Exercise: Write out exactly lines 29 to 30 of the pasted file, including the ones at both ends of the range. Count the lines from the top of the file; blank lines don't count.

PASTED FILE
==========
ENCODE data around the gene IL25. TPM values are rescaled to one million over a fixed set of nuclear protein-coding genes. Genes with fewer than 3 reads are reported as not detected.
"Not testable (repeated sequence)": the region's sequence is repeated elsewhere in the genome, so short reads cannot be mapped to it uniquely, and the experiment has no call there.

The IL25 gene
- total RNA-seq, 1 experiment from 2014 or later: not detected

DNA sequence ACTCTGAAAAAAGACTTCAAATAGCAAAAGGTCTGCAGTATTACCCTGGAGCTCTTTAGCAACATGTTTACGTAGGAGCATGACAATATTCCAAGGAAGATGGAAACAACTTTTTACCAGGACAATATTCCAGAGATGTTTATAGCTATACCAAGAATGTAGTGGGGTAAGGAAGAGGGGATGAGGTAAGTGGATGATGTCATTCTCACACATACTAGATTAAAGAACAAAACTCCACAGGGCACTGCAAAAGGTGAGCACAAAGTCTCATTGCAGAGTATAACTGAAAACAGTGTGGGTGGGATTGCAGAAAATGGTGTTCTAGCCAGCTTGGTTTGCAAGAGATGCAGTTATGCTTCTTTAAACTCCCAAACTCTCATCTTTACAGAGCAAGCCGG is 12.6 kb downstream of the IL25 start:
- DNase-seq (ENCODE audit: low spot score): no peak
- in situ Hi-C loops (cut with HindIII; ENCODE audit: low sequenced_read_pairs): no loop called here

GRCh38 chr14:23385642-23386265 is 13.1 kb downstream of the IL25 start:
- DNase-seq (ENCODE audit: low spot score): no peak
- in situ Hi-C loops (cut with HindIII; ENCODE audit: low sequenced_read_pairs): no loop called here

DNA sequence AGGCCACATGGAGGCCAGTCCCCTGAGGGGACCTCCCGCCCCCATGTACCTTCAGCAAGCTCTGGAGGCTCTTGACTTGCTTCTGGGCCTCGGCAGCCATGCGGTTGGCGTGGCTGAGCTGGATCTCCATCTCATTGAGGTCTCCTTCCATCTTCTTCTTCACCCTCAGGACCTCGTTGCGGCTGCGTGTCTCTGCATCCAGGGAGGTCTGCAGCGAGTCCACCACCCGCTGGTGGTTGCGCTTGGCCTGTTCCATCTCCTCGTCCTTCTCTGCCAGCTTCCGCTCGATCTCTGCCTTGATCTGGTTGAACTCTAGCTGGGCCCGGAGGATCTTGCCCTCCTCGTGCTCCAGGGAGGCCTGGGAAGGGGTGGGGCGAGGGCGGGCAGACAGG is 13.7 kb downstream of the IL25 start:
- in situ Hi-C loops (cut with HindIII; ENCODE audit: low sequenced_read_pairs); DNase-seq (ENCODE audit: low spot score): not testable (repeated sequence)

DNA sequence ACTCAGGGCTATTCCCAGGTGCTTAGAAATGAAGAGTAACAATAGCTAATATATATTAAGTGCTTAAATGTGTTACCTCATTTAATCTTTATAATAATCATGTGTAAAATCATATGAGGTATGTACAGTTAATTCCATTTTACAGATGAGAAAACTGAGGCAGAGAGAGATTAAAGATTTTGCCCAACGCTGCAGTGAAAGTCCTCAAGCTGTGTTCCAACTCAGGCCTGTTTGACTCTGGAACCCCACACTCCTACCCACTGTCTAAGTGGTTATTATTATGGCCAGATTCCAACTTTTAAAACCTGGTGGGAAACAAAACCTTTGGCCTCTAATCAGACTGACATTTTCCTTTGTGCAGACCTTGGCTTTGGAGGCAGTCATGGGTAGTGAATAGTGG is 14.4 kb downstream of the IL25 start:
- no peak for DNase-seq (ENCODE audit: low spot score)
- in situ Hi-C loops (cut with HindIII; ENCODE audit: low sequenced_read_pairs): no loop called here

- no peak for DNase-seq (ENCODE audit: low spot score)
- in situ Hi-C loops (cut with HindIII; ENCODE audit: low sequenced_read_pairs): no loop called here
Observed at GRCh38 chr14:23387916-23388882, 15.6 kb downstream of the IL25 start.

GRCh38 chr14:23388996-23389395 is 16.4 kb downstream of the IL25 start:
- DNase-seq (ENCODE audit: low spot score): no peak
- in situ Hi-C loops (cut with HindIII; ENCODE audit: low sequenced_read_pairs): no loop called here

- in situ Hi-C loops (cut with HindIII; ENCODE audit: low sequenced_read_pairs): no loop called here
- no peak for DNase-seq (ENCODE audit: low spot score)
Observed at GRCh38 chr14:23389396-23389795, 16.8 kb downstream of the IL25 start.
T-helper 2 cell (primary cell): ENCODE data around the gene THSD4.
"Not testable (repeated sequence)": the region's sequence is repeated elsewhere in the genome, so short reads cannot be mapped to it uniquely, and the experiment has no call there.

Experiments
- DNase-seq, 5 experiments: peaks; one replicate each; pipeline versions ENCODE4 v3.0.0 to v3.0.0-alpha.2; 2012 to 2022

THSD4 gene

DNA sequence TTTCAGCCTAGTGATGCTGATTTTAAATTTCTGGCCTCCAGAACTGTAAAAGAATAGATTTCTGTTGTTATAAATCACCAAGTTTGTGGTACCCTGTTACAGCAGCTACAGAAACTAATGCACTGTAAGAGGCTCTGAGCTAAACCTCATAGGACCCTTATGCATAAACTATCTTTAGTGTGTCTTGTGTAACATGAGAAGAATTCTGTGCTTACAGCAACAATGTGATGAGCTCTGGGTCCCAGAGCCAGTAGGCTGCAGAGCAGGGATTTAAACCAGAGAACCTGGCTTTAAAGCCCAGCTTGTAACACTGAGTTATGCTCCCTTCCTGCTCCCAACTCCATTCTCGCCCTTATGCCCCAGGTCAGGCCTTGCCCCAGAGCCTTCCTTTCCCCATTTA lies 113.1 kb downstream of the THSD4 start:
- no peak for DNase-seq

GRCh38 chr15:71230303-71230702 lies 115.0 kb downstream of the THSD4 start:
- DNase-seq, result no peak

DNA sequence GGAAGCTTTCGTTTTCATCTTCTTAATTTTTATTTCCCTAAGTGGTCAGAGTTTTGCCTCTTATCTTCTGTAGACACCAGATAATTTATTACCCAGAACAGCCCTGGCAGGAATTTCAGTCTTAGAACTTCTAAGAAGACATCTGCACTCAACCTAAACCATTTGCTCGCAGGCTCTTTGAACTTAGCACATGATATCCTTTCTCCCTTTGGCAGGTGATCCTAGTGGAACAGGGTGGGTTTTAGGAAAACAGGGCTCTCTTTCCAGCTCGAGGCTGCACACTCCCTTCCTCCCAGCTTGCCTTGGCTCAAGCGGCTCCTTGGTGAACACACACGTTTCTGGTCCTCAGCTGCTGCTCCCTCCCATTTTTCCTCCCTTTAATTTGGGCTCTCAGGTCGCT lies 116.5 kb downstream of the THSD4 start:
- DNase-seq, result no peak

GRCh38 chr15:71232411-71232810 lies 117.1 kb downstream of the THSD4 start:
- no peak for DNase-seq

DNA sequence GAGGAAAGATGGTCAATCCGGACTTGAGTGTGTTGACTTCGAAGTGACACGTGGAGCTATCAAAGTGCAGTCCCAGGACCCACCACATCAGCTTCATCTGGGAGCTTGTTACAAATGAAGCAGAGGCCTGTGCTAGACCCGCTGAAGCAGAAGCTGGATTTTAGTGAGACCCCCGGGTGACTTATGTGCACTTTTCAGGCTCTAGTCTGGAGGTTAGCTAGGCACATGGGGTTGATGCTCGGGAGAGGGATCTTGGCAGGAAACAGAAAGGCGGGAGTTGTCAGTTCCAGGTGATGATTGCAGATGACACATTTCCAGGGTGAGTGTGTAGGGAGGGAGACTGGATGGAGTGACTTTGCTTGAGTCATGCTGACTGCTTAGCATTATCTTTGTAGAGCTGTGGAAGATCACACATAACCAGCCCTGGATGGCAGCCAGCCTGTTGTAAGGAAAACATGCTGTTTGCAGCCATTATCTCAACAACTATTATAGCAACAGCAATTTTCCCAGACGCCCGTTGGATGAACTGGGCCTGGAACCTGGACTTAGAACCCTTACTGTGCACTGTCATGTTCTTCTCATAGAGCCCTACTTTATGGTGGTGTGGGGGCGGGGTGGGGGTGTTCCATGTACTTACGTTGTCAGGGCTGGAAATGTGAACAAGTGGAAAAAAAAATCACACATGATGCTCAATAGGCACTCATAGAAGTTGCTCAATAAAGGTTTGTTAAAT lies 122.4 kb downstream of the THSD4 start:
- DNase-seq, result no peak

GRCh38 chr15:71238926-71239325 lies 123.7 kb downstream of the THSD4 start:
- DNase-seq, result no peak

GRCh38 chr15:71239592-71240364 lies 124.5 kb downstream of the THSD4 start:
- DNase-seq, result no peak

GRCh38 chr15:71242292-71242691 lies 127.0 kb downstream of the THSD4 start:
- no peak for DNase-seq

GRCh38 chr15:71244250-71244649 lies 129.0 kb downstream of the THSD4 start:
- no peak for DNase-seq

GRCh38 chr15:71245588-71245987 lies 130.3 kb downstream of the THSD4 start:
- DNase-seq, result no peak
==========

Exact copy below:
THSD4 gene

DNA sequence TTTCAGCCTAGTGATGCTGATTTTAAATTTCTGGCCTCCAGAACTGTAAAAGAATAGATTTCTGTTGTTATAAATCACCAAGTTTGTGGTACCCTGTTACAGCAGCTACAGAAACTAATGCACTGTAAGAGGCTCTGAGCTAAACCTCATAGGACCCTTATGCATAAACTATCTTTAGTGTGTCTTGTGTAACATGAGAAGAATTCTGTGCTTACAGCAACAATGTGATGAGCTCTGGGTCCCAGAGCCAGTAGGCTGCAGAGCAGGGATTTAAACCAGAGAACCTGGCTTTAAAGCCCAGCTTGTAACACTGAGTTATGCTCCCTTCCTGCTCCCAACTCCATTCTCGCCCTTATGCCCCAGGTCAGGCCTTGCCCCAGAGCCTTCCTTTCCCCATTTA lies 113.1 kb downstream of the THSD4 start: